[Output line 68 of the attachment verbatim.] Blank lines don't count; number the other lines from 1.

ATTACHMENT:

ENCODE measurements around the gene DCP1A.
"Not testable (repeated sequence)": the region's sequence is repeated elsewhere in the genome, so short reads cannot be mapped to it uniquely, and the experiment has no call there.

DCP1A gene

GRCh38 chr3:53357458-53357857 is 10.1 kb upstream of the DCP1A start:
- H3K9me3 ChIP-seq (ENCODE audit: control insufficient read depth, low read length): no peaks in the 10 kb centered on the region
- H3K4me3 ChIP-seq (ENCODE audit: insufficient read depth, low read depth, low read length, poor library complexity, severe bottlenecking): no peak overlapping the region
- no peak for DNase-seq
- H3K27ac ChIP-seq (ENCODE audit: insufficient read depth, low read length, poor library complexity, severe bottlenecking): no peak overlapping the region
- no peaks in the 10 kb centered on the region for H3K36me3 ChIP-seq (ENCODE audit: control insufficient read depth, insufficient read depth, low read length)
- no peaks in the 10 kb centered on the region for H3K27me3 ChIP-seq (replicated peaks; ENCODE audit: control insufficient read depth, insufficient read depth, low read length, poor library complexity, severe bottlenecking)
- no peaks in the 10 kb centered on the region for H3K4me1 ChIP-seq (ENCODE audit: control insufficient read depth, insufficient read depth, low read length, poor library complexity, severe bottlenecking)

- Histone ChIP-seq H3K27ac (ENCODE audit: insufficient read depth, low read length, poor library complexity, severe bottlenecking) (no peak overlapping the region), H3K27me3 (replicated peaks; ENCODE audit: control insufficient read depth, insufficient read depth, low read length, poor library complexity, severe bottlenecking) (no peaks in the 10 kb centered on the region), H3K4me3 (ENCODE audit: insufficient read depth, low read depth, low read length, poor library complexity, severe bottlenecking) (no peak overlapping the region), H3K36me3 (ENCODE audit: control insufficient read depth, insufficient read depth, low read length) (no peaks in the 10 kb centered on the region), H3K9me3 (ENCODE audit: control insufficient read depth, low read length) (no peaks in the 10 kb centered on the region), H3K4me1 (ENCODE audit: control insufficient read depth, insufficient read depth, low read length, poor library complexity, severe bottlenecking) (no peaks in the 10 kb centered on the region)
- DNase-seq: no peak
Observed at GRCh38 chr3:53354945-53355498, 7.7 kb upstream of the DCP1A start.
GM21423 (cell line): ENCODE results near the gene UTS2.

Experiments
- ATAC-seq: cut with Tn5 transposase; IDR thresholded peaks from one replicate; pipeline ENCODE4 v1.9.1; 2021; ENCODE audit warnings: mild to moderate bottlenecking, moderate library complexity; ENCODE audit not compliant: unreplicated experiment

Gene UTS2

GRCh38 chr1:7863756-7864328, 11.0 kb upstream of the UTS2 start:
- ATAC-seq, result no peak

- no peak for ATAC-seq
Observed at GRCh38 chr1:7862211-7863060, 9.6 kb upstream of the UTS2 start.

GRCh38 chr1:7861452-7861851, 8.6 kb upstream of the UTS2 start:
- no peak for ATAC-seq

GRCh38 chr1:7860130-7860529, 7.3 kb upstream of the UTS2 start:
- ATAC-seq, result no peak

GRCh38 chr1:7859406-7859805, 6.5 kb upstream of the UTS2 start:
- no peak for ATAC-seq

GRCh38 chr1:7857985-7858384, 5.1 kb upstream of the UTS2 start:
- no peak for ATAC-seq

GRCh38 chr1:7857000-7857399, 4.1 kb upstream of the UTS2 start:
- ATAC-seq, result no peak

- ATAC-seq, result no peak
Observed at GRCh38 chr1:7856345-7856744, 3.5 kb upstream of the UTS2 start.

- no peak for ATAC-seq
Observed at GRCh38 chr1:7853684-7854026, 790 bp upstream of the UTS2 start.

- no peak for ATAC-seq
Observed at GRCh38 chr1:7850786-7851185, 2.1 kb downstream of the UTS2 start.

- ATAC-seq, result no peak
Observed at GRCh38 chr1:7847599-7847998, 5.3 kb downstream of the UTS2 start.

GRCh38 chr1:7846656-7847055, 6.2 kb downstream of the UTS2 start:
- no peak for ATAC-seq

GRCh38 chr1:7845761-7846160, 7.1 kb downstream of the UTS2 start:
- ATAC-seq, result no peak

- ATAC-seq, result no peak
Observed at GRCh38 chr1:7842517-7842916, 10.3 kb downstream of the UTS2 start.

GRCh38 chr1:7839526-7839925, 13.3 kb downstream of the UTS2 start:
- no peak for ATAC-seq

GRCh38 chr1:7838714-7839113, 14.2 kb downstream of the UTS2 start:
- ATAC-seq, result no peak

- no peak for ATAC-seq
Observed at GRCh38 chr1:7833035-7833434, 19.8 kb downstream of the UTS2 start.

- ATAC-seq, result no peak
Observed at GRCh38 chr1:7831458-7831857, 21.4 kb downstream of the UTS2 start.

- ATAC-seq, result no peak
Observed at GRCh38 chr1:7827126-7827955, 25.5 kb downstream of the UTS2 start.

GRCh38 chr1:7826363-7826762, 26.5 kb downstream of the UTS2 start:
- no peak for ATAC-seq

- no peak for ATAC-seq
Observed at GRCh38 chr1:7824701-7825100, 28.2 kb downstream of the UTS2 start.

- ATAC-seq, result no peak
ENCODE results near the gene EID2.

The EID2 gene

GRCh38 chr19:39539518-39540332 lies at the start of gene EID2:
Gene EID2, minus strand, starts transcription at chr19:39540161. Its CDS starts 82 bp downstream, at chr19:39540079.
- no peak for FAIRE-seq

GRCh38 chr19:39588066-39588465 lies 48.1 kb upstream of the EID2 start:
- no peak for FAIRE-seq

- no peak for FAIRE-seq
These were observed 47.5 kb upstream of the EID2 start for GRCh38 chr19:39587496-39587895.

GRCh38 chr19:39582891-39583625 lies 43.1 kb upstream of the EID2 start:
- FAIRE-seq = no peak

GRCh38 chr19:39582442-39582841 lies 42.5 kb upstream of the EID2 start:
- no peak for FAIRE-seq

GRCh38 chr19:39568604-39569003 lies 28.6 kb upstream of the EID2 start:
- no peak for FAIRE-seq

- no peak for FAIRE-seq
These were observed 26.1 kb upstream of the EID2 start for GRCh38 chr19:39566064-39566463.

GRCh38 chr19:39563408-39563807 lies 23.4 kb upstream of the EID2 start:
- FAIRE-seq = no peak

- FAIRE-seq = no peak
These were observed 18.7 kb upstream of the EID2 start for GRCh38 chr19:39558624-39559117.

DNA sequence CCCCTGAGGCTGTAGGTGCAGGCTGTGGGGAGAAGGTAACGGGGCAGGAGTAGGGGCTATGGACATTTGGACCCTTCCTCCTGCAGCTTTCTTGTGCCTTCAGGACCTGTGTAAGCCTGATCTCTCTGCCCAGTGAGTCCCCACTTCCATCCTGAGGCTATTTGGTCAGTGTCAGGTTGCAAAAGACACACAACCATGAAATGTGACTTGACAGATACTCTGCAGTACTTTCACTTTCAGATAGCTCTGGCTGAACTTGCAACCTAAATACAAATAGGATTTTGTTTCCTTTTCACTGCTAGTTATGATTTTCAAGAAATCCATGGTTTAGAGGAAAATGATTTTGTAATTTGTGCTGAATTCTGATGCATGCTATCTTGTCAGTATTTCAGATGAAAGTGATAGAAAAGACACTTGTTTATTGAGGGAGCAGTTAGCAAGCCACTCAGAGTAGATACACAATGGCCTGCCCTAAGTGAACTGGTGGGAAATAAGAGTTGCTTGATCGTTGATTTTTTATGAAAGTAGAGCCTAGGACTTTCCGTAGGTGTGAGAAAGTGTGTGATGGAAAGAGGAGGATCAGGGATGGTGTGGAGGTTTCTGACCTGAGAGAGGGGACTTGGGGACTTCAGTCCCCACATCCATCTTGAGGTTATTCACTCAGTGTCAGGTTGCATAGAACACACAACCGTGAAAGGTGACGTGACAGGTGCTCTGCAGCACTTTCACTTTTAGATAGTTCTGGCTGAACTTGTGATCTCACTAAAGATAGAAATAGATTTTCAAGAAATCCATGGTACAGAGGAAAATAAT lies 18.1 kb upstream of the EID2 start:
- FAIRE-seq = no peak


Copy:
- no peak for FAIRE-seq